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BRIEF HISTORY OF UYO DIOCESE

Creation and Inauguration

The Catholic Diocese of Uyo was carved out of the Diocese of Calabar in 1989. His Holiness, Pope John Paul II, on July 4, 1989 signed a bull, creating Uyo Diocese, excising it from Calabar. Announcement of the young Diocese was made by the Vatican on August 14, 1989, the eve of the Assumption of the Blessed Virgin Mary.

Rev. Fr. Joseph Ekuwem, a Diocesan Priest of Calabar Diocese, was named the pioneer Bishop of the Diocese and was consecrated on December 9, 1989 on the very day the new Diocese was canonically inaugurated by His Excellency Archbishop Paul Tabet, the then Pro-Nuncio to Nigeria.

Territory

The Catholic Diocese of Uyo is one of the two Catholic Dioceses in Akwa Ibom State in Nigeria; the other is the Catholic Diocese of Ikot Ekpene. The Diocese of Uyo covers twenty three (23) of the thirty one (31) Local Government Areas that make up the state and an estimated land area of 8,412 square kilometers and a total population of 3.92 million (based on the 2006 National Population Census figure).

The diocese shares boundaries with the Catholic Dioceses of Umuahia (erected 1958), Port Harcourt (1961), Ikot Ekpene (1963) and Calabar erected 1950 and raised to the status of Metropolitan Archdiocese in 1994, with the aforementioned dioceses as suffragans, except Umuahia.

Evolution

The territory that today constitutes Uyo Catholic Diocese was, as at 1842, part of the immense Apostolic Prefecture of the two Guineas and Senegambia which streched from Senegal to the Orange River with its headquaters at Libreville Gabon. In 1846, the Prefecture was promotes as Apostolic Vicariate of two Guineas and Senegambia which in 1863 was split into two – Apostolic Vicariate of Senegambia and Apostolic Vicariate of two Guineas.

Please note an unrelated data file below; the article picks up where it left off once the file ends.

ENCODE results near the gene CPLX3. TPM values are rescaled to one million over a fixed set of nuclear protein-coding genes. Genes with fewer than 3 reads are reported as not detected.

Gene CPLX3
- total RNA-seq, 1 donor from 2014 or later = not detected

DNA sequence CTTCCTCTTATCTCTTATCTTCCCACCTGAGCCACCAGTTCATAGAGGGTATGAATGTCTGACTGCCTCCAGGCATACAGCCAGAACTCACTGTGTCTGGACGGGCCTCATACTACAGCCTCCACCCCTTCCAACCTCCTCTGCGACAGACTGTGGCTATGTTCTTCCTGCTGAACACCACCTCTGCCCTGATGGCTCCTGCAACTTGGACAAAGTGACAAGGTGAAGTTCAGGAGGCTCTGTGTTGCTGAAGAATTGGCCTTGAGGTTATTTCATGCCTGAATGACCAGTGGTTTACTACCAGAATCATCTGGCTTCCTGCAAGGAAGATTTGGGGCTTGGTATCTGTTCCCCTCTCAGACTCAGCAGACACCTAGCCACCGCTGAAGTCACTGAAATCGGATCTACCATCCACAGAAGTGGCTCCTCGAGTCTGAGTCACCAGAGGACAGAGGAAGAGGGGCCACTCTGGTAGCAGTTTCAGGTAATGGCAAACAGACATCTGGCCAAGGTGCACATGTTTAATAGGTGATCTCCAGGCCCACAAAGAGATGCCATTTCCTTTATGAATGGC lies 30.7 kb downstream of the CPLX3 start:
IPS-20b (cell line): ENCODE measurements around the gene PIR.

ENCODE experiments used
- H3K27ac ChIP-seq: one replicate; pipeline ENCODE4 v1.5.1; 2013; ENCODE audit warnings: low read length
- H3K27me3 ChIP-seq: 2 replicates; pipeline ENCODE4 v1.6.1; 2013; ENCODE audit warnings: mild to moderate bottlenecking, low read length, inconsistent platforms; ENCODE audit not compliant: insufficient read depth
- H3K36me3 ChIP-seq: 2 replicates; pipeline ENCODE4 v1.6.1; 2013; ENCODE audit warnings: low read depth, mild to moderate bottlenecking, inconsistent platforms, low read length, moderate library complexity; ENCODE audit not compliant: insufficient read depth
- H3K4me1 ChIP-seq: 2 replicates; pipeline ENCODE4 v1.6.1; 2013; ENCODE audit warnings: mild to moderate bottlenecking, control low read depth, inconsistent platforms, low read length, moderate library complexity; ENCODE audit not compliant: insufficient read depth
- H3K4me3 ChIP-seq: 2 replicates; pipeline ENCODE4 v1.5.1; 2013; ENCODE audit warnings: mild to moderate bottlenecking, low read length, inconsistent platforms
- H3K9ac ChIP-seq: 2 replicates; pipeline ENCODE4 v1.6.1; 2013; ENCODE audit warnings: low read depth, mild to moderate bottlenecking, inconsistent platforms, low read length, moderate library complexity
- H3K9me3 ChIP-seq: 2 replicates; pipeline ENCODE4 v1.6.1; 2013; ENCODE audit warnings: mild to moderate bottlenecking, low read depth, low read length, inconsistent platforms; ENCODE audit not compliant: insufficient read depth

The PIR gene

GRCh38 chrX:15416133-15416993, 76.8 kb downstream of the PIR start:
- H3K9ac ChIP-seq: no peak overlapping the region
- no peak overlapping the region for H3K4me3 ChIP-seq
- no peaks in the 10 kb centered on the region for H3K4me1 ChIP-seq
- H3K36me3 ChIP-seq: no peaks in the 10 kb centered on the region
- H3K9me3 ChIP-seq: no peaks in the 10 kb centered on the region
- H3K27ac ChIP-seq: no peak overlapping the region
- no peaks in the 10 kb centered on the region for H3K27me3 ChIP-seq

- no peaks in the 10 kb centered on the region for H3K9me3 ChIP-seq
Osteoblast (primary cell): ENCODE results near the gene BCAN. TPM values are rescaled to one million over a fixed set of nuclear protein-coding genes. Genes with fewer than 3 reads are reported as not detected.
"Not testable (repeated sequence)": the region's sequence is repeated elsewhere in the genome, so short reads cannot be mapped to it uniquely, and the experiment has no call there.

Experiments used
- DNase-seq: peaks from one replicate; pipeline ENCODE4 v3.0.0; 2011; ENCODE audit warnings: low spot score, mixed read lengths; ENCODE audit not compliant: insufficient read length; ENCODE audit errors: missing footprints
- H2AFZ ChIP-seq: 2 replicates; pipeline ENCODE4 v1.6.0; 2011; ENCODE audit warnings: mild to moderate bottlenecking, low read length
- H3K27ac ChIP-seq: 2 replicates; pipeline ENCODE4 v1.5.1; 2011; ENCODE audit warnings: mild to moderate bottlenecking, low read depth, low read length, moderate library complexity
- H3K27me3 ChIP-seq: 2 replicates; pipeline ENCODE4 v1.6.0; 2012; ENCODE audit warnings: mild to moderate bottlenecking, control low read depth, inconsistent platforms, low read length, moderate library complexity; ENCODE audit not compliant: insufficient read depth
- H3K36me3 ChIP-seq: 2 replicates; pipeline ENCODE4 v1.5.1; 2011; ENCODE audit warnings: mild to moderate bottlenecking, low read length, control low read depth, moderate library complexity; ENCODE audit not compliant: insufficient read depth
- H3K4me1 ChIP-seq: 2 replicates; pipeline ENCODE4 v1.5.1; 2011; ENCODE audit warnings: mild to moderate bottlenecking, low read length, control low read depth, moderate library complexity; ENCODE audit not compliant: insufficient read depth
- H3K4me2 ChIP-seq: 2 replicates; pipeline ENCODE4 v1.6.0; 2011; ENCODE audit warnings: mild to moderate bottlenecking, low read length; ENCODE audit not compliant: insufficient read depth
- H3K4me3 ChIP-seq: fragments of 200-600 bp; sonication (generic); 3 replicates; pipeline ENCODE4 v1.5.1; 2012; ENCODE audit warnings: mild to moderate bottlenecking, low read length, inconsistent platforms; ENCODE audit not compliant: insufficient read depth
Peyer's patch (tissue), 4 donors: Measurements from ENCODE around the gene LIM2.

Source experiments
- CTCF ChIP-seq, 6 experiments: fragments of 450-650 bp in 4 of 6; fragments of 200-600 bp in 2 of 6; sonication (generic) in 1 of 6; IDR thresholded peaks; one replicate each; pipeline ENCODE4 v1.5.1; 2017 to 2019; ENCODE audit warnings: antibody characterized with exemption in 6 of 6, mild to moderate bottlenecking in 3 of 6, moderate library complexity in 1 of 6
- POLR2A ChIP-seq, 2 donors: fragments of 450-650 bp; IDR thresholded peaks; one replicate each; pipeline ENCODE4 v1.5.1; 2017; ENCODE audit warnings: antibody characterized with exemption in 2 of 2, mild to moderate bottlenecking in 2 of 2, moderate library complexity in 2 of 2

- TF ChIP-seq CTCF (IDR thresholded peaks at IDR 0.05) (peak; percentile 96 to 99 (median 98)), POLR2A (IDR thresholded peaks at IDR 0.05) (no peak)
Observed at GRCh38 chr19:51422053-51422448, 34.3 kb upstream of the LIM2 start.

Following the merger of the congregation of the Holy Ghost (1703) with the newly founded congregation of Holy Heart of Mary (1842) in 1848, the Holy Ghost congregation was given responsibility for the immense Apostolic Vicariate of Two Guineas. They were assisted by priests of the society of African Mission (SMA) who later, in 1884, was assigned responsibility for the new Prefecture of the Uppoer Niger with headquaters in Benin City. In 1885, the French Holy Ghost Fathers, led by Fr. Joseph Lutz, arrived Onitsha from Libreville Gabon and established a mission there. They were permitted to settle there by the then traditional ruler, Obi Anazonwu of Onitsha on their arrival. The territory was granted ecclesiastical independence as Apostolic Prefecture of the Lower Niger in 1889. The Prefecture was promoted as Apostolic Vicariate of Southern Nigeria in 1920; renamed Apostolic Vicariate of Onitsha in 1948 and Metropolitan Archdiocese of Onitsha in 1950.

It was from Onitsha that the Holy Ghost Fathers came to Calabar and established a residential mission in 1903. At the time of their arrival, Calabar was already a business centre for the early European traders. Besides, it was also a great centre for their missionary activities. Several indigenes of what is now Uyo Diocese were already living and had undertaken certain commercial activities in Calabar.

Some of them, such as Sam Ikpe Inuk, are said to have invited some of the missionaries at Calabar to visit some communities in what is now Uyo Diocese. The Holy Ghost Fathers were led by Monsignor Alexandre Leon Lejeune CSSP, the Prefect, Apostolic Prefecture of Lower Niger, who returned to France in 1905 with terminal cancer and was replaced by Bishop Joseph Shanahan CSSP, an Irish priest who arrived Nigeria in 1902. Bishop Joseph Shanahan focused on education using schools to evangelize parents through their children.

The Holy Ghost Fathers were at the forefront of modern Catholic missionary work in Africa, and were assisted, in the Vicariate of Southern Nigeria by a group of volunteer Irish Diocesan priests, led by Rev. Fr. Pat Whitney. They were young priests from the National Seminary St. Patrick’s, College, Maynooth, who responded to appeal for volunteers by Bisho Shanahan in 1920. Instead of joining the Holy Ghost congregation, the young volunteers decided to form a congregation of their own and in 1930 realized their objective when Bishop Matthew Cullen established the St. Patrick’s Missionary Society which was canonically established in 1932.